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Media Centre

The CPS is the only national organization of paediatricians in Canada. With more than 3,000 members, the CPS is uniquely positioned to speak to the health needs of Canadian children and youth. CPS spokespeople work in hospitals, universities, clinics and private practices across the country. They can address a range of issues affecting the health, development and safety of babies, children and teens.

Recent news releases

Mar 24 2014

CPS reminds parents of importance of vaccination

In light of recent outbreaks the Canadian Paediatric Society reminds parents and the public about the importance of timely vaccination. Vaccination is the best way to protect children and youth against many dangerous diseases.

Dec 2 2013

No need to delay introduction of food allergens to high-risk babies

Babies who are at high risk of developing a food allergy can be exposed to potential food allergens as early as 6 months of age, according to a joint statement by the Canadian Paediatric Society (CPS) and Canadian Society of Allergy and Clinical Immunology (CSACI).

Nov 1 2013

Action on bike helmet legislation needed in time for 2014 season

All provinces and territories must legislate bicycle helmet use for all ages, says the Canadian Paediatric Society (CPS) in a position statement released today. Currently only 4 of 13 Canadian provinces and territories meet the CPS recommendations.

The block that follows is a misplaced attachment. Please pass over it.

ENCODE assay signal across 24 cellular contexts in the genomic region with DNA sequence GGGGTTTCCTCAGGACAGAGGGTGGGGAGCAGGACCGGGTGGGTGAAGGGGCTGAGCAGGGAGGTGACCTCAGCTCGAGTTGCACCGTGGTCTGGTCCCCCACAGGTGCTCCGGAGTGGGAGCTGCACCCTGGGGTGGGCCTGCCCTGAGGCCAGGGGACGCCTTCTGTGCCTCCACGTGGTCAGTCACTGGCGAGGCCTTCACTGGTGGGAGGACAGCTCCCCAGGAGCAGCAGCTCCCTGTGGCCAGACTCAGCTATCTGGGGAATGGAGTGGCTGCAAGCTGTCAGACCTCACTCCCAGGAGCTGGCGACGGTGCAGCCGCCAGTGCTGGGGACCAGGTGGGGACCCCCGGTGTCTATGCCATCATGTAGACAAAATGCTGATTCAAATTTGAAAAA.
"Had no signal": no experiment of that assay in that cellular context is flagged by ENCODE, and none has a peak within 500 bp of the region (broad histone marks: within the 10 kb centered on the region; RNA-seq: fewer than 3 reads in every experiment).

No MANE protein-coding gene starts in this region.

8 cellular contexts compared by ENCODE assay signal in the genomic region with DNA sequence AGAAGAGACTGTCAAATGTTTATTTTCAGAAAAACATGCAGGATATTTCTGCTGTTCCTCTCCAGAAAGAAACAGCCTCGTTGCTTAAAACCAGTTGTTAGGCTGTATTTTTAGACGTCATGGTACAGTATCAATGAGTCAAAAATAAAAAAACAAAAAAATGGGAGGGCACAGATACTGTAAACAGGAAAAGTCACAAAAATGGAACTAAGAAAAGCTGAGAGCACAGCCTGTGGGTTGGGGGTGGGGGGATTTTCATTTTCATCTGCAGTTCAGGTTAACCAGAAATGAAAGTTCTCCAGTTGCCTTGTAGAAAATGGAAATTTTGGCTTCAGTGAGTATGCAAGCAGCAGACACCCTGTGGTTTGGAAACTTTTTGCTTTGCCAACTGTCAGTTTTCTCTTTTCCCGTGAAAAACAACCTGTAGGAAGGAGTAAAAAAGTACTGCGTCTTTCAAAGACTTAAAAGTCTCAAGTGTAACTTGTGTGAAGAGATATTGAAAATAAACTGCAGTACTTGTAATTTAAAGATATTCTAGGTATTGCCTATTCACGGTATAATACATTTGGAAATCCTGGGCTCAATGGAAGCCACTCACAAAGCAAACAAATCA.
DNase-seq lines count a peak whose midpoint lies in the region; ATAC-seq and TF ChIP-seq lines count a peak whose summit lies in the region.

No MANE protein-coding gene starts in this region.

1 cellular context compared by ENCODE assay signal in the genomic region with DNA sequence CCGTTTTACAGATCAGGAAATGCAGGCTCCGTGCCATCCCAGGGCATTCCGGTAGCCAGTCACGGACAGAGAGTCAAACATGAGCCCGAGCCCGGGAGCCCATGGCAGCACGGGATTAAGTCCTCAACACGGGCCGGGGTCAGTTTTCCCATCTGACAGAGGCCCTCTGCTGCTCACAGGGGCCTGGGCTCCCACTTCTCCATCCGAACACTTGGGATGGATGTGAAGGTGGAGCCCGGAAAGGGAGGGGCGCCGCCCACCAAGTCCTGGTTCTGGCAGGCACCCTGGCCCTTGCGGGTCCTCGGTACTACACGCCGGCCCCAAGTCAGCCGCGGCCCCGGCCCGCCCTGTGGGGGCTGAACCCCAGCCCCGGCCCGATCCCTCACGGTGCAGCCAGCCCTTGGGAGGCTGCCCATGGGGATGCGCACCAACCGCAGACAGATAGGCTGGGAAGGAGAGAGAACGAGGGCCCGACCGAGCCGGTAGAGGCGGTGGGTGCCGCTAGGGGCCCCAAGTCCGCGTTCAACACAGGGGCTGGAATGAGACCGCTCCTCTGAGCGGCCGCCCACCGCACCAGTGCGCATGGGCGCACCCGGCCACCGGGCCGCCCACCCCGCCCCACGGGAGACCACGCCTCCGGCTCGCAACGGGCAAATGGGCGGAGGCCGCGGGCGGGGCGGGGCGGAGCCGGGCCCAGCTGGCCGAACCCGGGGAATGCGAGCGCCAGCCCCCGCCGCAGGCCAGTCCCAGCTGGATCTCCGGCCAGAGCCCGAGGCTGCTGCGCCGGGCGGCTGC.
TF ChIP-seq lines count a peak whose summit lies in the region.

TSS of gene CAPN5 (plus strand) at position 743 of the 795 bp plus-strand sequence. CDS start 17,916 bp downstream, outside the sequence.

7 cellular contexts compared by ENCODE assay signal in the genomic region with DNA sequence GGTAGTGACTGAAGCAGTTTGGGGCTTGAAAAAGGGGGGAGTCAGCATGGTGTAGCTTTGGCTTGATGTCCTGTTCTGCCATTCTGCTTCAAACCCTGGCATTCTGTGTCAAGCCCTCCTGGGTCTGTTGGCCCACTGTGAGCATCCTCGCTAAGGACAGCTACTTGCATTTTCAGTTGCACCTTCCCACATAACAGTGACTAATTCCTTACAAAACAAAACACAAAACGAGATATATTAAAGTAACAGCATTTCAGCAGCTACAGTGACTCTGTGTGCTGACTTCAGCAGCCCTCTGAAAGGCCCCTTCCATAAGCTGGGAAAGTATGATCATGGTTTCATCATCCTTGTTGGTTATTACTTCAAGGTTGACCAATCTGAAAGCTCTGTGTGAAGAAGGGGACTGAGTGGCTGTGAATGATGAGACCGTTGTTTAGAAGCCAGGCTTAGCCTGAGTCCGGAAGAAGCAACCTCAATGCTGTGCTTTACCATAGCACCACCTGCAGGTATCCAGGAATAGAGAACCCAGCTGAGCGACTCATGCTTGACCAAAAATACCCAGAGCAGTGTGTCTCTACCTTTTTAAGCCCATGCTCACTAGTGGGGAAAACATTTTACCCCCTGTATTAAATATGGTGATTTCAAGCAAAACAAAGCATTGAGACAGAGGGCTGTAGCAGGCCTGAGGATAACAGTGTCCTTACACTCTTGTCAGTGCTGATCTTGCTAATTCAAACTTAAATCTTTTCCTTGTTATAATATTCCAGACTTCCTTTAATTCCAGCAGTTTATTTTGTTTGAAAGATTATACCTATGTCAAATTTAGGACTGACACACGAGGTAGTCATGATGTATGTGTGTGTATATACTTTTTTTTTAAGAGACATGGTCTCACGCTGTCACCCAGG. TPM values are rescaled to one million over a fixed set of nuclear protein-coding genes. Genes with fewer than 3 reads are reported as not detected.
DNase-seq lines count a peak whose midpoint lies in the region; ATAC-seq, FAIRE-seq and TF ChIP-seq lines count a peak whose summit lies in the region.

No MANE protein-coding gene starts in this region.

Access all CPS news releases

CPS in the news

Apr 10 2014

How the ‘vaccine hesitant’ are making their point

Ottawa Citizen · Elizabeth Payne · British Columbia paediatrician and CPS member Dr. Jane Finlay said paediatricians see vaccine hesitant parents and unvaccinated children frequently.

Jan 10 2014

Gut superbug threat to children, Canadian pediatricians warned

Montreal Gazette · Sharon Kirkey · Once thought mainly a problem for elderly people treated in hospital, C. difficile is now increasingly being reported in children, according to a new position statement on C. difficile published Friday by the Canadian Paediatric Society in the journal, Paediatrics & Child Health.

Dec 2 2013

No need to delay introduction of potentially allergenic foods to babies, physicians say

Toronto Star · Andrea Gordon · Concerned parents don’t need to postpone introducing their babies to foods such as peanut butter and eggs because there’s no evidence the delay will reduce the chance of developing food allergies, a group of Canadian pediatricians and allergists has advised.

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Last updated: Oct 5 2012